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"Never Can Say Goodbye"
The Jackson 5
Motown 1179
Apr. 1971

Billboard: #2    Lyrics Icon Videos Icon

The Jackson 5ichael Jackson and his brothers offered something to the public that hadn't existed since the early days of Frankie Lymon and the Teenagers. Black teen idols were in short supply, mostly because black musical styles demanded a certain level of maturity for their songs to be performed and interpreted properly. The Jackson 5 solved the problem by presenting themselves as a pop act, and then by surprising everybody with the level of soulfulness that they were capable of conveying. For the first time in music history, black performers were being used as models in an advertising campaign that included lunch boxes, watches, and dolls. It was a questionable step forward as far as progress is concerned, but at least it leveled the racial playing field a bit more. What nobody expected, though, was that a family of (very) white Mormons who sang as a barbershop quartet would ape the Jackson 5 style and go head-to-head with them on the charts.

The Jackson 5 - Ultimate Collection
"Never Can Say Goodbye" was culled from the Jackson 5's fourth studio album Maybe Tomorrow, which peaked at the #11 position on the Billboard Hot 200 album chart and remained on the charts for 41 weeks. In 1996, Motown released the Jackson 5 greatest hits compilation Ultimate Collection (above), a 21-track CD featuring "Never Can Say Goodbye" and over a dozen other Jackson 5/Michael Jackson Top 40 hits.
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The Osmond Brothers are a shining example of what can happen when opportunism goes awry. A songwriter named George Jackson (no relation to the group) wrote a song called "One Bad Apple" and sent a copy to Motown with hopes that it would be considered for release by the Jackson 5. Berry Gordy rejected the tune on the grounds that it was too juvenile (this from the man who approved "ABC" and "The Love You Save"), so Jackson was forced to shop it elsewhere. Meanwhile, Mike Curb at MGM Records became aware of the Osmond Brothers and immediately saw the potential for money -- a lot of money. He signed the group, and Jackson was rather fortuitously able to supply the Osmonds with a custom-made composition. The brothers were trucked to Muscle Shoals, Alabama, and there they made a recording that was frighteningly suggestive of their target. With a song that easily could have been sung by the Jackson 5 and a sound that was so close it could have fooled their own parents, the Osmonds attained the #1 record in the nation for five weeks.

Then, like a bad dream, they refused to go away. Even worse, they began to proliferate. First, Donny Osmond launched a solo career. Then sister Marie appeared as a pseudo-country star. Donny and Marie next teamed their blinding smiles for their own television show. The capper was when Little Jimmy Osmond was thrust upon us. That should have been the last straw, but the Osmonds maintained an active presence until the late '70s, when it finally appeared as though they may have overstayed their welcome. Boy, those were scary times.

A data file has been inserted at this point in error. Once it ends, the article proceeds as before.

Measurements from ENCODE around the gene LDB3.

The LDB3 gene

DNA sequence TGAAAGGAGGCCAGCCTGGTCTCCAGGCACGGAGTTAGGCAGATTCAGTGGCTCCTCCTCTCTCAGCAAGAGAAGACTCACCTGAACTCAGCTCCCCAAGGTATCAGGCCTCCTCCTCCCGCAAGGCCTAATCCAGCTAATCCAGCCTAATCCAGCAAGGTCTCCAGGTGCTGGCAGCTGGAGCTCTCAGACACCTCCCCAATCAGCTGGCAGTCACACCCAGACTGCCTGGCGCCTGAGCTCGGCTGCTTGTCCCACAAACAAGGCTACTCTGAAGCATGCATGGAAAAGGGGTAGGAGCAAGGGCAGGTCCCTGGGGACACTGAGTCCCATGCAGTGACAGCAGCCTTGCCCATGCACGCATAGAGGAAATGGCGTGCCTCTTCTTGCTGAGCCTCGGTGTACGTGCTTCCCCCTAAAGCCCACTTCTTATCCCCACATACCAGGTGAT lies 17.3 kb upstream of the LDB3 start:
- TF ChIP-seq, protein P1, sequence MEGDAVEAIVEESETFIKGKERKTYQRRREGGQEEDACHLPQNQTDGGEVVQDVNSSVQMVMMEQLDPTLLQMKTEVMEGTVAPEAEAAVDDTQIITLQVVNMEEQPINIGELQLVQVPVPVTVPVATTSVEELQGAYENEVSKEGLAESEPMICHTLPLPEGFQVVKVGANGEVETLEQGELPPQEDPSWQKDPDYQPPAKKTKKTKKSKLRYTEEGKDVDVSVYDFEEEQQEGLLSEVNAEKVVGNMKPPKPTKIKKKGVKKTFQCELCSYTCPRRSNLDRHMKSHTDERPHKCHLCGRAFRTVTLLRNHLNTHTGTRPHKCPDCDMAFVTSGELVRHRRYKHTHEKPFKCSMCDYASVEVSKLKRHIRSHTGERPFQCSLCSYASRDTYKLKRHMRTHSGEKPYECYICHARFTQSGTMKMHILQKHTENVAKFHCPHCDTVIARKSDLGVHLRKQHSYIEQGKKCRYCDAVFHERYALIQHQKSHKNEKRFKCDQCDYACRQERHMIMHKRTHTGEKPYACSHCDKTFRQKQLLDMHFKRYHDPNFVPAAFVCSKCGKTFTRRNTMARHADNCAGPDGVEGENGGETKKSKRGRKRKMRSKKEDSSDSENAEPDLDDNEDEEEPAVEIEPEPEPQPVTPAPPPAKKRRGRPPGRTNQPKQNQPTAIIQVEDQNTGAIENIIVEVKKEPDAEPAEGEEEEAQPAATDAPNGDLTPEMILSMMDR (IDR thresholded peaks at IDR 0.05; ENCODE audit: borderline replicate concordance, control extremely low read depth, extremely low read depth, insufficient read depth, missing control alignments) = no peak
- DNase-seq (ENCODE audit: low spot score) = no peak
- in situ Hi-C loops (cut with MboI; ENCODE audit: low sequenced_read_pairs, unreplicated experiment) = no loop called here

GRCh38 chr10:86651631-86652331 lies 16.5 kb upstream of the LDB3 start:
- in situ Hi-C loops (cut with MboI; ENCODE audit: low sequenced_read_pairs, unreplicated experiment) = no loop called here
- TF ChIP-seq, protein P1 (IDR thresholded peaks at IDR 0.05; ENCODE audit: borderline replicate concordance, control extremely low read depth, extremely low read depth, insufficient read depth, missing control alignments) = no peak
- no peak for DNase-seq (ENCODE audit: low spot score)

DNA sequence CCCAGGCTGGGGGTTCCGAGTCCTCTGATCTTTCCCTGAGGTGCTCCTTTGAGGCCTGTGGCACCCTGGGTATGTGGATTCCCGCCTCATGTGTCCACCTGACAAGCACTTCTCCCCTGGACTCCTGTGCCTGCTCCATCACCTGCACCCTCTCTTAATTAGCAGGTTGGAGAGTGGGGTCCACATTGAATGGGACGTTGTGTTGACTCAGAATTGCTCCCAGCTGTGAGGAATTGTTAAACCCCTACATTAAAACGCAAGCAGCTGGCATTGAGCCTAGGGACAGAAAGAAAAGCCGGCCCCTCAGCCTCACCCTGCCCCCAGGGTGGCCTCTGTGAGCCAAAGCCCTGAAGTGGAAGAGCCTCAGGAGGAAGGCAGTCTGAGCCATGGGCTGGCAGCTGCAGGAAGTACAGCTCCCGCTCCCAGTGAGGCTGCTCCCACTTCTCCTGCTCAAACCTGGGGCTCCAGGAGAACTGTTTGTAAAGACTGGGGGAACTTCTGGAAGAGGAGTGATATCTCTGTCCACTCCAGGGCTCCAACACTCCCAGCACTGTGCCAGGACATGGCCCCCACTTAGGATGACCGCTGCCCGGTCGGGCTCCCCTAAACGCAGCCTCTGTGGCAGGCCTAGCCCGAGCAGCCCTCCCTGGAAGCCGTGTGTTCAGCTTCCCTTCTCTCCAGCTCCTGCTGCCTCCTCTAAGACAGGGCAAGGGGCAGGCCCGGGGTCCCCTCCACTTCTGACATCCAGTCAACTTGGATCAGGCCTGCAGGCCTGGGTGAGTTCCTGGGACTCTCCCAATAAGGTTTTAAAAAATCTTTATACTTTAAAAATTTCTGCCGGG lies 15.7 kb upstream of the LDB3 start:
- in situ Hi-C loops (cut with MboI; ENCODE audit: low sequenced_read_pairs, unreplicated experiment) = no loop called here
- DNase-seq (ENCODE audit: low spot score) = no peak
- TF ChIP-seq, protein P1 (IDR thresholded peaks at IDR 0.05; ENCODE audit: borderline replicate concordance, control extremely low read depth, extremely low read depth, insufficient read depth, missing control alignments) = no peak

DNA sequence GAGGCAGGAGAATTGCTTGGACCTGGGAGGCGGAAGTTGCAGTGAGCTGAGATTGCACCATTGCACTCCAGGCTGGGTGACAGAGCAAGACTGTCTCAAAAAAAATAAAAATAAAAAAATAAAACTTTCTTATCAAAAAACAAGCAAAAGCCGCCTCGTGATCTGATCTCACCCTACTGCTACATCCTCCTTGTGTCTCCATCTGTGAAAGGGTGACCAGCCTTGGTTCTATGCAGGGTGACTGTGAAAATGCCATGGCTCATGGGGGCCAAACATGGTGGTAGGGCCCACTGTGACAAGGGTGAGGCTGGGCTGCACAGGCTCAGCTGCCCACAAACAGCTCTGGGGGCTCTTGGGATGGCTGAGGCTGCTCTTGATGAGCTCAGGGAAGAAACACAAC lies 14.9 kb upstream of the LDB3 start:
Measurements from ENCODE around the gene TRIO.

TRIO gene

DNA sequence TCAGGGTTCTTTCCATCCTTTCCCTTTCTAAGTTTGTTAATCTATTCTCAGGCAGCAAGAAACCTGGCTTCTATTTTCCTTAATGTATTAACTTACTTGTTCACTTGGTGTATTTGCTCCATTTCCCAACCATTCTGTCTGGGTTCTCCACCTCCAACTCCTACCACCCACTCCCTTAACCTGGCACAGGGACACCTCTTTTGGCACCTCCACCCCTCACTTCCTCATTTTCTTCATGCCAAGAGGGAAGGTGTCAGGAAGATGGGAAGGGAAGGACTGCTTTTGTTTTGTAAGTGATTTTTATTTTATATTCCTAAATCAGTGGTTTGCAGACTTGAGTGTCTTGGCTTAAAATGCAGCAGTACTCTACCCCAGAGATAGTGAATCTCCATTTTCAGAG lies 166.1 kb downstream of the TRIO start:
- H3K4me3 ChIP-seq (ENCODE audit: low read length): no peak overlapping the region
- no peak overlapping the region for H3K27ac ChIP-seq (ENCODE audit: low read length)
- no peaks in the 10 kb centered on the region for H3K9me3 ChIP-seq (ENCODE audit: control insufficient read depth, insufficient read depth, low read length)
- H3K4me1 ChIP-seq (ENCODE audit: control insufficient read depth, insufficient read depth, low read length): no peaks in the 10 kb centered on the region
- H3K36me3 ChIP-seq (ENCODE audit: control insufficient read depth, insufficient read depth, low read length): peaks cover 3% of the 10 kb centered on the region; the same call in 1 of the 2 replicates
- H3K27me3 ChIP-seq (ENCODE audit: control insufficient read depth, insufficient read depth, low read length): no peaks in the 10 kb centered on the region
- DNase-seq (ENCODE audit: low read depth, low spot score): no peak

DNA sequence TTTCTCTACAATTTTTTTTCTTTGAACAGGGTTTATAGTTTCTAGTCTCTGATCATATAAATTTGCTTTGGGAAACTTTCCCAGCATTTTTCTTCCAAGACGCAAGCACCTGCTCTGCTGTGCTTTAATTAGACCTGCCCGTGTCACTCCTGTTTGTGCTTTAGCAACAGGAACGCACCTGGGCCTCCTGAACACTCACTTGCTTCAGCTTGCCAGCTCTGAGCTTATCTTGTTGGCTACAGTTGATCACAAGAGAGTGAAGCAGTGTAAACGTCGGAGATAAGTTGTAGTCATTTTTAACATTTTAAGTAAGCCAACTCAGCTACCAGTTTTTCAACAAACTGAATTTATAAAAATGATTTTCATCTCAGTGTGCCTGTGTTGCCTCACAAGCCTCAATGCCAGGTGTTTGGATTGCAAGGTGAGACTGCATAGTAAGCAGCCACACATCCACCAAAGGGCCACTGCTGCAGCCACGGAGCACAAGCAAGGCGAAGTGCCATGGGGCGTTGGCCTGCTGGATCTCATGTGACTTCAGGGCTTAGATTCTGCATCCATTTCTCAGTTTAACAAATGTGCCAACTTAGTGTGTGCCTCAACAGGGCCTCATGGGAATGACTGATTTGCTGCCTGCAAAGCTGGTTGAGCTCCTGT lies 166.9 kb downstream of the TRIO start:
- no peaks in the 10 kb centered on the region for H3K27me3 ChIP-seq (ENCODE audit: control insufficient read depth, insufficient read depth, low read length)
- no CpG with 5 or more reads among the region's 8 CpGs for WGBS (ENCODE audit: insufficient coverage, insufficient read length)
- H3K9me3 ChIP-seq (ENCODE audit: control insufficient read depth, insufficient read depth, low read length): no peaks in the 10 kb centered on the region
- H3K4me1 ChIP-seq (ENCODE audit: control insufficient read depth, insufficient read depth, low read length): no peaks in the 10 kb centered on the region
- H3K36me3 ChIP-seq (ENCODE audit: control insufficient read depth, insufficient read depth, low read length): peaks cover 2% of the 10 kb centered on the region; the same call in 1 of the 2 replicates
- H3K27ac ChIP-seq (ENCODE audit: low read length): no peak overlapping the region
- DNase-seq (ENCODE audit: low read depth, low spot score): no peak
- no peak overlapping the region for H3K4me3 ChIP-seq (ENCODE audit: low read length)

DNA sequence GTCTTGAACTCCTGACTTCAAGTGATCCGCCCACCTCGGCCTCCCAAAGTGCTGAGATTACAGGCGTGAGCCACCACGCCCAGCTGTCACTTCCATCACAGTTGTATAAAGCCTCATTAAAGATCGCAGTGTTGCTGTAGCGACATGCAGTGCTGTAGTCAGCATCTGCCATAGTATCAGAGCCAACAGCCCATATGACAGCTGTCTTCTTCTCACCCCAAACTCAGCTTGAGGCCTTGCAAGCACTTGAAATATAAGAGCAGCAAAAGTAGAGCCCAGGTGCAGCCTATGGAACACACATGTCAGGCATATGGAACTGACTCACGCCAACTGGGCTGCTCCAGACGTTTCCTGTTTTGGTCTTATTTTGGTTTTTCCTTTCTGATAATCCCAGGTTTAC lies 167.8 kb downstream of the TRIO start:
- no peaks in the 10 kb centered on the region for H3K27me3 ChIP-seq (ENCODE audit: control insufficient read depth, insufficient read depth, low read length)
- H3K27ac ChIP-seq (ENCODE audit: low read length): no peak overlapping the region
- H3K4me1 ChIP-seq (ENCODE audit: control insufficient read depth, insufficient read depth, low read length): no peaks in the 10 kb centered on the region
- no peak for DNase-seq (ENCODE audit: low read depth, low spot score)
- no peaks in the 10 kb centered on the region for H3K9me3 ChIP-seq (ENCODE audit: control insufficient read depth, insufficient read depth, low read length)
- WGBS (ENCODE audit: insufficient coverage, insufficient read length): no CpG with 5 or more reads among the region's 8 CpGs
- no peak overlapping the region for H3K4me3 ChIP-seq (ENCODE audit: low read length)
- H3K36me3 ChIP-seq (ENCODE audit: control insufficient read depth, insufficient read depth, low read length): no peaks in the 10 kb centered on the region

While this was going on, the Jackson 5 were caught in a state of flux. Their string of #1 hits was broken when "Mama's Pearl" was halted at #2. This could hardly be deemed a failure, but after four #1 records, it provided food for thought. Perhaps, with the Osmonds moving onto the Jackson 5's turf of adolescent R&B, it might be a good idea to abandon that slot altogether and focus on a more adult-oriented sound. After all, they weren't getting any younger. "Never Can Say Goodbye" was a mature love song written by songwriter Clifton Davis. It almost single-handedly put an adult slant on the boys' image -- so much so that it frightened Motown's A&R department and caused them to withhold its release. It wasn't until Gordy got personally involved that "Never Can Say Goodbye" was finally sent out and quickly went to #2 on the pop charts and #1 on the R&B charts. It caused enough of a sensation to spawn two additional hit versions, first by Isaac Hayes (his reached #22 before the Jackson 5's had even fallen from the charts) and later by Gloria Gaynor (#9 in 1975).

The mature subject matter and confident performance poised the Jackson 5 for entry into a career as mature interpreters of first-class material. Instead of capitalizing on the obvious superiority of the Jackson 5, Motown decided to counteract Donny Osmond's solo career by launching Michael Jackson as a solo artist. By following the Osmonds' lead, Motown showed that it was now willing to place the cart before the horse. Although Michael's solo career was inevitable, the timing for his "coming out" was unfortunate because it implied that Motown was conceding its place as a leader in the pop market. With their main attraction now soliciting attention on his own, the bloom was off the flower for the once fresh-faced Jackson 5.

- Thomas Ryan, American Hit Radio, Prima Entertainment, 1996.

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